“Trust the process.”

It’s a little late to be quoting Sam Hinkie, but we get the idea.

This draft is obvious with the top two — the Lakers will take Brandon Ingram second — then gets really interesting with the third pick.

After winning NBA title, would Cleveland still trade Kevin Love?

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Usually, when a team wins the NBA title, they try to keep the band together and bring largely the same team back to go for the repeat.

Kevin Love certainly helped the Cavaliers win their first NBA title with his Game 7 performance — he was a beast on the boards early (finishing with 14 boards, nine points, and was a +19) then played good perimeter defense on Stephen Curry on one of the key plays late in the game. Love isn’t a great matchup against Golden State, but he gives other teams trouble.

All that doesn’t mean the Cavaliers will bring back Love next season.

What it does mean is they don’t feel any pressure to make a move. The Cavaliers tested the market for Love at the trade deadline — when they weren’t very serious about moving him — and got nothing but lowball offers. Cleveland doesn’t want your draft picks and “meh” role players. If Boston and other interested parties make the same offers this summer, they will get the same “no.”

Sean Deveney of the Sporting News does a fantastic job breaking the Love situation down and noting there is a lot of demand for Love’s services around the league.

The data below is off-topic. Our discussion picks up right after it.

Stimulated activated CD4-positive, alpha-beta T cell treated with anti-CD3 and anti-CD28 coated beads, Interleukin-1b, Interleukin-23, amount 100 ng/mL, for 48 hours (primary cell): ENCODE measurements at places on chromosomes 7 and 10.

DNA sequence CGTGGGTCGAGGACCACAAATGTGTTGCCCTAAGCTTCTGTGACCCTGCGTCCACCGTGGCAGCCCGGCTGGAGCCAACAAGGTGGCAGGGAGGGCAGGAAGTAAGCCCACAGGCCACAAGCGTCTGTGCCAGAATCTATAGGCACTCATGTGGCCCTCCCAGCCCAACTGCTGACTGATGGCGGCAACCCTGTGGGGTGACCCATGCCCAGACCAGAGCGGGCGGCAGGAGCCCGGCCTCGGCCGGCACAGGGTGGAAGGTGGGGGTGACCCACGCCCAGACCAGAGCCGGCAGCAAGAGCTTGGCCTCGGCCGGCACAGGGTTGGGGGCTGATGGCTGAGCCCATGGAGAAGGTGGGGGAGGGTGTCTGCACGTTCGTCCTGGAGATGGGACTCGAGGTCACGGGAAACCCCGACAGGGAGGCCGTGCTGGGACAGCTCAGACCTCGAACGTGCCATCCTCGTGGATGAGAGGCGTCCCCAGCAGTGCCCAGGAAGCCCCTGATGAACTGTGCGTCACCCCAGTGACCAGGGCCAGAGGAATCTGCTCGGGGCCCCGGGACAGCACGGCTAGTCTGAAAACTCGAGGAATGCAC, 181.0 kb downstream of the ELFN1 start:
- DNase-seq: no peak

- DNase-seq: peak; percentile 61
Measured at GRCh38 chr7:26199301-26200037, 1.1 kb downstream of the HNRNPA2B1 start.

But the fact that Love’s name comes up (in trade rumors) is a testament to the number of teams that recognize he could be his old All-Star self if he did not have to sacrifice to win with the Cavs. Even when it looked like Love was on the outs in Cleveland, even while many were focused on his weaknesses, NBA executives still considered Love to be an elite-level player. The view of one league executive summed it up: “I think most of us feel like he might be a bad fit with LeBron, but he’d be a really, really good fit for our team. And I mean, there’s almost 29 teams that would look at him and think that.”

Add to that the scent of a championship Love now bears, and the Cavaliers will have to consider the fact that Love’s value is at a two-year high. He turns 28 in September, at the peak of his prime. The Cavaliers will not, as they might have been had they lost the Finals, feel pressure to make changes to smooth out some of their rough spots. They will be able to deal from a position of power.